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[108] in the battle of Bull Run, had, in September, been promoted to a Major-Generalship, and assigned to command at Winchester, and who had led1 a strong force westward, expecting to surprise and capture our detachments holding Bath and Romney, though lie succeeded in taking both those places, driving out their garrisons, capturing a few prisoners, and destroying at Romney very considerable supplies, yet his unsheltered troops suffered so severely from storm and frost, while so many of his horses were disabled by falling on the icy roads, that his losses probably exceeded the damage inflicted on us; and his blow was fairly countered by Gen. F. W. Lander, who led 4,000 men southward from the Potomac,2 and, bridging the Great Cacapon in the night, made a dash at Blooming Gap, which he surprised, killing 13 and capturing 75 Rebels, including 17 officers, with a loss of 2 men and 6 horses.

Gen. Simon Cameron had been succeeded3 by Hon. Edwin M. Stanton--an eminent lawyer, without pretensions to military knowledge, and of limited experience in public affairs, but evincing a rough energy and zeal for decisive efforts, which the country hailed as of auspicious augury. Two weeks later,4 a War Order was issued by the President, commanding a general advance upon the enemy from every quarter on the 22d of February proximo, and declaring that “the Secretaries of War and of the Navy, with all their subordinates, and the General-in-Chief, with all other commanders and subordinates of land and naval forces, will severally be held to their strict and full responsibilities for the prompt execution of this order.” Four days later, a “Special War order no. 1” was likewise issued to Gen. McClellan, commanding him, on or before the 22d prox. aforesaid, to impel “all the disposable force of the Army of the Potomac,” “for the immediate object of seizing and occupying a point upon the railroad south-west-ward of what is known as Manassas Junction.” Though these orders are signed Abraham Lincoln, they doubtless received their initial impulse from the new Secretary of War, who had already urged Gen. McClellan to take immediate steps to “secure the reopening of the Baltimore and Ohio Railroad, and free the banks of the lower Potomac from the Rebel batteries which annoyed passing vessels.” 5 Gen. M. had been previously urged by the President to organize his army into four or five distinct corps, under Generals of his own choice; which he had declined, and still declined, to do; alleging that he wished first to test his officers in active service as division commanders, so that he “might be able to decide from actual trial who were best fitted to exercise those important commands.” At length,6 the President issued “General War order no. 2,” directing the organization of the Army of the Potomac into four corps, to be commanded by Gens. McDowell, Sumner, Heintzelman, and Keyes respectively, beside the forces to be left for the defense of Washington under Brig.-Gen. James S. Wadsworth, who should also be Military Governor of the District of Columbia, and a fifth, composed of the forces on the upper Potomac, to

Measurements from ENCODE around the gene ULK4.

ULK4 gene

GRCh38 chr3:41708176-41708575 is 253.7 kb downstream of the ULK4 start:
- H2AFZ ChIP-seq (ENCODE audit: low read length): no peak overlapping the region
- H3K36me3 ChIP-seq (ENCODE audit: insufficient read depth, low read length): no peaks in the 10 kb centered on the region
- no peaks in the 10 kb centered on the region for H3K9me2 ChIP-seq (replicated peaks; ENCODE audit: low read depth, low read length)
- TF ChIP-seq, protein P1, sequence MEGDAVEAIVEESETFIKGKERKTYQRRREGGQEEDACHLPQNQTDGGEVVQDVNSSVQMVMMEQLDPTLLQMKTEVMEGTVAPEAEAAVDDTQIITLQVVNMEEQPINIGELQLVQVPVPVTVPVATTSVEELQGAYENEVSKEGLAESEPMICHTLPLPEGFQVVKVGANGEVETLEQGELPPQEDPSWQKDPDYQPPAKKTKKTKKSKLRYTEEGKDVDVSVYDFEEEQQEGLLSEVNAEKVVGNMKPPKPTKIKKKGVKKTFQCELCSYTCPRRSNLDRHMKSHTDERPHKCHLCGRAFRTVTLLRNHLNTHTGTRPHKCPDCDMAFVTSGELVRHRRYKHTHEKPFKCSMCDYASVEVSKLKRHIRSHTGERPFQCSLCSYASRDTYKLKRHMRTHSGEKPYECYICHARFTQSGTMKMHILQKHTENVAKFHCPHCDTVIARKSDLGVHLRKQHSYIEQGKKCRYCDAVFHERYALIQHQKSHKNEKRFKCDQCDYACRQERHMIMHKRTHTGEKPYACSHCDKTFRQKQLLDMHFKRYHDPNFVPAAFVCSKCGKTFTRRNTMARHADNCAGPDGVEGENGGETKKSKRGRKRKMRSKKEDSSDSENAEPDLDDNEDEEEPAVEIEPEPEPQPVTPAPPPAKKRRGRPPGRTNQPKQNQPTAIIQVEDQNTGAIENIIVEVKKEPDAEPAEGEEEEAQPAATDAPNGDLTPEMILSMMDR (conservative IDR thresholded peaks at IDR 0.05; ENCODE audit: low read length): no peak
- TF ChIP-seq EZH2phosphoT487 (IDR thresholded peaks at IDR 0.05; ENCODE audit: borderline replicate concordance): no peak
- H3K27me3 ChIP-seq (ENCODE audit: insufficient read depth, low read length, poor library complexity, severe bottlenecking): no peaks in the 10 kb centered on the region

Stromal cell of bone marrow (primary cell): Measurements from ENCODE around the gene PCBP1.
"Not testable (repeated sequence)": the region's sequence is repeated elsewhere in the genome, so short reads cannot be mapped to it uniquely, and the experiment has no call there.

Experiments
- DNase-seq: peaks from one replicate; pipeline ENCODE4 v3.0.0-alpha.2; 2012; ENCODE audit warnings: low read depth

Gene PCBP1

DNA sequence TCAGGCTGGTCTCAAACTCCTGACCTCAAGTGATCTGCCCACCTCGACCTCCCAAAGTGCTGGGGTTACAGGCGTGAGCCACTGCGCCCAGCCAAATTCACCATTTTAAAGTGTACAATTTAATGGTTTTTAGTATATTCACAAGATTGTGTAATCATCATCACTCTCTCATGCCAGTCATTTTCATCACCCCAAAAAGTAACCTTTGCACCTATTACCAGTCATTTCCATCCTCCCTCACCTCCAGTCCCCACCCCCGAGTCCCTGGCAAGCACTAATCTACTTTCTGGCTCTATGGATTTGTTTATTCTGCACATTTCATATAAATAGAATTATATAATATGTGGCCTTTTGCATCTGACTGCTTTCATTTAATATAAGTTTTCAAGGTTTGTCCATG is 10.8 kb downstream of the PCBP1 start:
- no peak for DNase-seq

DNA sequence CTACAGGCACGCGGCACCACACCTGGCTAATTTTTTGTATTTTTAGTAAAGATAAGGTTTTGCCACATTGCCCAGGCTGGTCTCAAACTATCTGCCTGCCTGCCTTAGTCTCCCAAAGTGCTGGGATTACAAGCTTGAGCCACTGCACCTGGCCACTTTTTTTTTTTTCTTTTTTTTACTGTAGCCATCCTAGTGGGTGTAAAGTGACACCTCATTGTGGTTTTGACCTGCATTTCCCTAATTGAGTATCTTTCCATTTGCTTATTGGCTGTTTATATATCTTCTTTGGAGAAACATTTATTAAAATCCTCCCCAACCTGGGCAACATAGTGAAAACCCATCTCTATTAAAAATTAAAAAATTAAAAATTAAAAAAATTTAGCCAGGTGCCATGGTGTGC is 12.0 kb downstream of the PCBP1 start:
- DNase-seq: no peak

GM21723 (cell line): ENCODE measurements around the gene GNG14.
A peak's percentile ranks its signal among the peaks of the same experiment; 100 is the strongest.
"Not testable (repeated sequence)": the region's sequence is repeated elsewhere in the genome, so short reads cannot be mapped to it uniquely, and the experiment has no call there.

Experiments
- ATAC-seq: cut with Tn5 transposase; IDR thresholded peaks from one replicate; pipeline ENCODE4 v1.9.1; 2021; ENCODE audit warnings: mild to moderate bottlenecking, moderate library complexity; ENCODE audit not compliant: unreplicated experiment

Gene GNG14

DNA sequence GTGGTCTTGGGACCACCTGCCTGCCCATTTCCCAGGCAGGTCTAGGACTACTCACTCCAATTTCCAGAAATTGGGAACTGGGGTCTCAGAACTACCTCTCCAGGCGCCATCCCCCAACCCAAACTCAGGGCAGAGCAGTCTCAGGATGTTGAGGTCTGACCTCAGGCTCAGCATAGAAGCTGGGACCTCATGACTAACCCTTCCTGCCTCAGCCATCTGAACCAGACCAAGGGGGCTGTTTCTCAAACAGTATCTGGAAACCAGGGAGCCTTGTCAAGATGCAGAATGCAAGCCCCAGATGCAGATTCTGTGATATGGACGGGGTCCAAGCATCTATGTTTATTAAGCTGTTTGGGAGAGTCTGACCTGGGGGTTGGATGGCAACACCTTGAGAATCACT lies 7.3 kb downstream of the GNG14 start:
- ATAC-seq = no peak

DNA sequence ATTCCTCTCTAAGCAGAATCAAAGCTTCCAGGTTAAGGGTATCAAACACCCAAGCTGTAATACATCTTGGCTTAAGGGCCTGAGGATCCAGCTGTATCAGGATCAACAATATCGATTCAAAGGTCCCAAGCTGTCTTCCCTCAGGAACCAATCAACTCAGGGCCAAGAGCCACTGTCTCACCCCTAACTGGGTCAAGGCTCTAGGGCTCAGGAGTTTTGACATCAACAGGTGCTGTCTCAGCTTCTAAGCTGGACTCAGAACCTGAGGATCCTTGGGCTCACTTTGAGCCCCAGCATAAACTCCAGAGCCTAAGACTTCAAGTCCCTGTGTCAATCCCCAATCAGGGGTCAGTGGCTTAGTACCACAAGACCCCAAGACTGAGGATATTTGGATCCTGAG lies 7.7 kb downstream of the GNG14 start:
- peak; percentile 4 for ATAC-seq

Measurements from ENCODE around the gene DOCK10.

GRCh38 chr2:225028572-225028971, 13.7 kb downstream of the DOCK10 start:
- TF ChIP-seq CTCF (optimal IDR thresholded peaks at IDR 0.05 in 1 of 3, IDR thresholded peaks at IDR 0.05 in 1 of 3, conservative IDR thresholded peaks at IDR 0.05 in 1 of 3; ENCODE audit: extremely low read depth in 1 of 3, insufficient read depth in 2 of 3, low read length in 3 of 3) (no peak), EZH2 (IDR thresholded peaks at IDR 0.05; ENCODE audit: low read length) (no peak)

1 Jan. 1, 1862.

2 Feb. 13.

3 Jan. 13.

4 Jan. 27.

5 Gen. McClellan's Report.

6 March 8.

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